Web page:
The spirit blinked, and it gazed to the south where the ineffable pressure was receding. Its mouth opened. No sound escaped, but Ling Qi heard the plaintive cry that echoed through the realm of spirit. It shot into the sky, trailing a rainbow.
Ling Qi’s knee hit the dirt as the suffocating presence receded. After the battle, the run, and now, this, her qi was depleted, and she was exhausted. From the valley in the north, she saw the leading edge of a sect force emerge. Three cyan cultivators soared above, and green, yellow, and red realm forces marched below.
Their part was done.
Ling Qi held in a groan as she squeezed her eyes shut.
Was this what qi exhaustion felt like? Her head was pounding, her senses felt fuzzy, and her whole body felt like a wrung-out rag. Yet still, they could not rest. Ling Qi stood at attention beside Cai Renxiang among the gathered disciples from the mission. The group was not as large as it had been at the start.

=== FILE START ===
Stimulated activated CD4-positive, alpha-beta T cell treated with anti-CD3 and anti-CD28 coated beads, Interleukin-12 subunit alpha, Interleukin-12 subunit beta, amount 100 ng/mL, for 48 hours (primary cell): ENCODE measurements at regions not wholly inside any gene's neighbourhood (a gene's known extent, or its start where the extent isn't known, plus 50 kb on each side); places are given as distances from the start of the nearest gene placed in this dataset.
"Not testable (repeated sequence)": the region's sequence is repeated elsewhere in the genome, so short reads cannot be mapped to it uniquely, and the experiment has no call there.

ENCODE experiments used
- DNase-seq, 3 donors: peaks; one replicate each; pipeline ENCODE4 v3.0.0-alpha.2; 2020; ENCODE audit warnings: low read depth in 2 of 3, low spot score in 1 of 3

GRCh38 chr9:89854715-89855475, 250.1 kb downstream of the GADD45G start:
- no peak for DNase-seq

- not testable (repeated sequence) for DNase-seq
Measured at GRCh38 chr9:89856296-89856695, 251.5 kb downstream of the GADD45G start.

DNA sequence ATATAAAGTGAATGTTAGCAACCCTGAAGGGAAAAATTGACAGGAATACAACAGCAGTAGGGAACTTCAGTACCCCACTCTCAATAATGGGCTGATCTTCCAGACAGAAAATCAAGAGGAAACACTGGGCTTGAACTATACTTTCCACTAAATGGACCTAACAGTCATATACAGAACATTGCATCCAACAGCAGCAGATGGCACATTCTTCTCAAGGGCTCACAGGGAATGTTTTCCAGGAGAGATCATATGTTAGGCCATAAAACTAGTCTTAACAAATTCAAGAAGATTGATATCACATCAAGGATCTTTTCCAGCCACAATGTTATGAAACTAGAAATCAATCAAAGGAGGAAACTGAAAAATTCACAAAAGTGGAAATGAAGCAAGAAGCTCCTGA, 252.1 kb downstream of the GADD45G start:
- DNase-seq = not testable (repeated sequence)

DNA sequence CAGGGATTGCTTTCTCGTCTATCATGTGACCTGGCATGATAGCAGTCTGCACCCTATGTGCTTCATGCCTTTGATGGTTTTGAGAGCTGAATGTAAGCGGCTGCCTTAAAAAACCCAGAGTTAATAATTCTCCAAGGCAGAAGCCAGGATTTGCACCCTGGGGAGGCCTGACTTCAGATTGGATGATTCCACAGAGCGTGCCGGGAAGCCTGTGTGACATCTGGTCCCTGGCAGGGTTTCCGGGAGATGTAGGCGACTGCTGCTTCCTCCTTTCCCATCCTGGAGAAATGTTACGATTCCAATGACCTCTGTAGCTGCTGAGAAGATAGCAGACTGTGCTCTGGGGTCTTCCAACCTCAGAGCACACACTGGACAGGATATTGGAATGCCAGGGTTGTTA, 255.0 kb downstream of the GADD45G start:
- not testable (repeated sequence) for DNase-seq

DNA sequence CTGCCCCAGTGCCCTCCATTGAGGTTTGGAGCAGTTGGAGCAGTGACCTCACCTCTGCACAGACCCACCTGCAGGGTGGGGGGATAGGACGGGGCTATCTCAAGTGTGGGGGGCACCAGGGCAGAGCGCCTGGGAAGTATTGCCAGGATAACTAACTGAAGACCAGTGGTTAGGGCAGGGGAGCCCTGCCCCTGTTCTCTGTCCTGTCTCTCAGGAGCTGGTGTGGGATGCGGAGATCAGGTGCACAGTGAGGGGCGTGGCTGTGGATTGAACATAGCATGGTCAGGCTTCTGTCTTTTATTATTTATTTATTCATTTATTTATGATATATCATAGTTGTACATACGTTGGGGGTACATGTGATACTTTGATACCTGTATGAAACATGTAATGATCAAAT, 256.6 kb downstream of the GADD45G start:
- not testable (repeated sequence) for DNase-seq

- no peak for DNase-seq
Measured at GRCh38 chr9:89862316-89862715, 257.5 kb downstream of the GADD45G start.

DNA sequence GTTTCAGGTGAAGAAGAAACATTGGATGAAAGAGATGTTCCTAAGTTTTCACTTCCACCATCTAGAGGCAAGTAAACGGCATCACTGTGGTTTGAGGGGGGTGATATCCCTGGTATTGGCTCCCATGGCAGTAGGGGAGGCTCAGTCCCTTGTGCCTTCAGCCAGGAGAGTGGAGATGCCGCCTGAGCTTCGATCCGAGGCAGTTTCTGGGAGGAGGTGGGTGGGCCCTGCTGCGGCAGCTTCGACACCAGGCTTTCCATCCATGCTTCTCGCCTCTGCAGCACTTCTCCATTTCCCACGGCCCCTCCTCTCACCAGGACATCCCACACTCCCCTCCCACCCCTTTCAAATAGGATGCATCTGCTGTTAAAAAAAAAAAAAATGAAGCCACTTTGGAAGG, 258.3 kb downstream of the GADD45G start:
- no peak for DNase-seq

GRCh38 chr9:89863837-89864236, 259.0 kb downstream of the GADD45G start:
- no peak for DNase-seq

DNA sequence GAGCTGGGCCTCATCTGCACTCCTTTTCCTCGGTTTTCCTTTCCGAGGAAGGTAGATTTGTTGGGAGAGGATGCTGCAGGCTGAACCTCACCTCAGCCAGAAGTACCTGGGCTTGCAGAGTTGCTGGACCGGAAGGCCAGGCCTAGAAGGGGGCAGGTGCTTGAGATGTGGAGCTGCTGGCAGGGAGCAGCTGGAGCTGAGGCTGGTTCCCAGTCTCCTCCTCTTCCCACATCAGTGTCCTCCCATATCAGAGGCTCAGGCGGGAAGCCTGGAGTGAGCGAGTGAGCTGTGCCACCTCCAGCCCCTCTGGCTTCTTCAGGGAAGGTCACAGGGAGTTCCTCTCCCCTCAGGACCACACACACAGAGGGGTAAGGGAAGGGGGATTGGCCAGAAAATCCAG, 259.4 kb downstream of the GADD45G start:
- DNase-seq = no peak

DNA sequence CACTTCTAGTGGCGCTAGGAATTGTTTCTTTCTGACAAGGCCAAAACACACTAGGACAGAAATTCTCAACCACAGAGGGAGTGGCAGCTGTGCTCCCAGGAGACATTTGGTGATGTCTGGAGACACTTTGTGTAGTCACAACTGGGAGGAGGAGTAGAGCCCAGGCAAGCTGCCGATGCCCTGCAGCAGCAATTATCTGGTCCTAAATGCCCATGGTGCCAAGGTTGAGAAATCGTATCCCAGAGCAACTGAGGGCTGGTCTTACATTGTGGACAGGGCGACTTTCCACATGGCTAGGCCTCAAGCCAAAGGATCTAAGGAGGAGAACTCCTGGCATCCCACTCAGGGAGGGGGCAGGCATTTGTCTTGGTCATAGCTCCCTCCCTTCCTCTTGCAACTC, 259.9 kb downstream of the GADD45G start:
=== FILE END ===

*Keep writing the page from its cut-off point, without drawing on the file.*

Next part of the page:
The perimeter group had been savaged. When the event in the south had transpired, they had found themselves the primary target of the shamans commanding the storm, and worse, they had suffered from being caught in the eddies of the event. Three disciples had died outright, their bodies rendered to dust. The rest were suffering from some terrible toxin, and while the Sect was keeping them alive, they were not waking up from their coma. Liao Zhu was among them.
She had seen him in the infirmary, and the memory still felt bizarre. Liao Zhu was not meant for stillness, she felt. Though he looked unharmed, Ling Qi had been able to feel the sickness in his spirit, that awful dissolving sensation that had brushed her when she had met the spirit that emerged from the starstone.
Elder Yongrui was said to be in similar condition, though the facilities for his treatment were far beyond the Sect’s common medicine hall.